Getting pregnant can be easy for some couples and for others, it can be a physical and emotional struggle.

The older a woman gets, the harder it becomes.

In the first part of our series on women's health, we share the story of a couple in their 40s who went through a lot of heartache for their miracle baby.

The pain a couple goes through when they can't have a baby can be hard to put into words.

The road is long, the journey is heartbreaking. Allyson and Jimmy Wilson thought getting pregnant would be easy.

”You journal, you pray harder, you talk to God in a different way,” Allyson Wilson said.

Allyson had two babies very easily in her first marriage.

”Stepping into this it was like maybe it will take three months and we'll be good to go,” Allyson said.

But she was 40 and considered an advanced maternal age.

“Age trumps everything and the reason is since you start out with all these eggs right there when you are born, the eggs are sitting there in suspended animation waiting for their chance to grow,” Dr. John Gordon, a local reproductive endocrinologist, said.

Allyson and Jimmy tried for a year naturally and got nothing so they sought help. Allyson found out she had stage 4 Endometriosis and had to have two surgeries.

Fertility part one
Allyson and Jimmy tried for a year naturally and nothing so they sought help.
WBIR

Then they started trying again.

“It's frustrating, but it's also emotionally hard because you take a pregnancy test every month and you think this is it and then you get a negative. It's like a loss every month,” Allyson Wilson said.

They took the next step and tried IUI, which stands for Intrauterine Insemination, placing the sperm in a woman's body.

Three times and still no positive pregnancy test.

“I was giving up. This is the way God wants it I guess,” Jimmy Wilson said.

It was time for IVF or In Vitro Fertilization, which is expensive and very involved.

“You do have to prepare your body for two totally different cycles, get your body ready to produce follicles to get the eggs, then you have to get your body ready for retrieval,” Allyson Wilson said.

The embryo transfer was completed in Nashville and then the waiting game.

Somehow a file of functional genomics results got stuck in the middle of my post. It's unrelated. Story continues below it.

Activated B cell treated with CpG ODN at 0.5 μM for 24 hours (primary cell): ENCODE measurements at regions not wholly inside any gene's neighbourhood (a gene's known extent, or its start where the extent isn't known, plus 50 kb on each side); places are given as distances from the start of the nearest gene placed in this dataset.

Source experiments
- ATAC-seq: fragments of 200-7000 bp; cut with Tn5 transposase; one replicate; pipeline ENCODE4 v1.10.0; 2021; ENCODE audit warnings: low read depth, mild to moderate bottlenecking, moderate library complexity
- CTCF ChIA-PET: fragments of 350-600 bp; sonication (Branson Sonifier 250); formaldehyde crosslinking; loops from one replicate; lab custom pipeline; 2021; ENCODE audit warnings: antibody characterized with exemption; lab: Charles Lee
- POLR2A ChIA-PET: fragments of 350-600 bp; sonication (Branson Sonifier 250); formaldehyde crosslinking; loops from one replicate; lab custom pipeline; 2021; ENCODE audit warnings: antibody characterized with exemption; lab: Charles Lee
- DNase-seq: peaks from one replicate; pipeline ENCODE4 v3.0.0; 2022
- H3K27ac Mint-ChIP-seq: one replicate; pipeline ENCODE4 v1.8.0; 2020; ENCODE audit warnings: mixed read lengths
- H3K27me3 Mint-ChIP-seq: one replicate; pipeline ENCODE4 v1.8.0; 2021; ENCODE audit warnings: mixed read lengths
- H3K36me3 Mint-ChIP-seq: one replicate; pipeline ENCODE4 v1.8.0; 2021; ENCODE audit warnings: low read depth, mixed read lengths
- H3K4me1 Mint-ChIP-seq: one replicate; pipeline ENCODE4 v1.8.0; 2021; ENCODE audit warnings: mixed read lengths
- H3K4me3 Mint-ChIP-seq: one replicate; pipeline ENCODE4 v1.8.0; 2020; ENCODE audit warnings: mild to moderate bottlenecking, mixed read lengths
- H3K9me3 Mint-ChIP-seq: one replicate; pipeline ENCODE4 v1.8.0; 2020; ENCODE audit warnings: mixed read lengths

”You wear fuzzy socks, you eat warm foods, you do all these things that all these girls in the fertility groups tell you to do, you do crazy things,” Allyson Wilson said.

Soon it came, a positive pregnancy test.

”We were both pretty excited. I was crying so hard the dogs were running around crying. They didn't know what was happening,” Allyson Wilson said.

But after bloodwork, the doctors told her the pregnancy wasn't viable and to stop taking her medicine.

“I told my nurse, ‘You have to tell the doctor that I'm not stopping. It's not in my heart to stop these meds, it doesn't feel right’,” Allyson Wilson said.

Fertility Part One
“I told my nurse, ‘You have to tell the doctor that I'm not stopping. It's not in my heart to stop these meds, it doesn't feel right’.”
WBIR

Her maternal instincts turned out to be right.

”We are the only case out of Nashville that we know of that went from a non-viable pregnancy to a very viable pregnancy,” Allyson Wilson said.

And now 33 weeks along, the nursery is ready and Allyson and Jimmy are so ready!

Fertility part one
And now 33 weeks along, the nursery is ready and Allyson and Jimmy are so ready!
WBIR

”I just cannot wait to hold her!” Allyson Wilson said.

But her memories of the struggle are not far from her mind.

”You get to know yourself, you get to know your faith, you get to know your marriage better, more. You get to be a very strong person that sometimes you didn't know you were,” Allyson Wilson said.

Allyson also found support in online groups. She said she wouldn't have been able to get through it without talking to other moms going through the same thing.

She started a support group for local moms.

Fertility Part One
Moments By Marianne
Fertility Part One
Moments By Marianne
Fertility Part One
Moments By Marianne
Fertility Part One
Moments By Marianne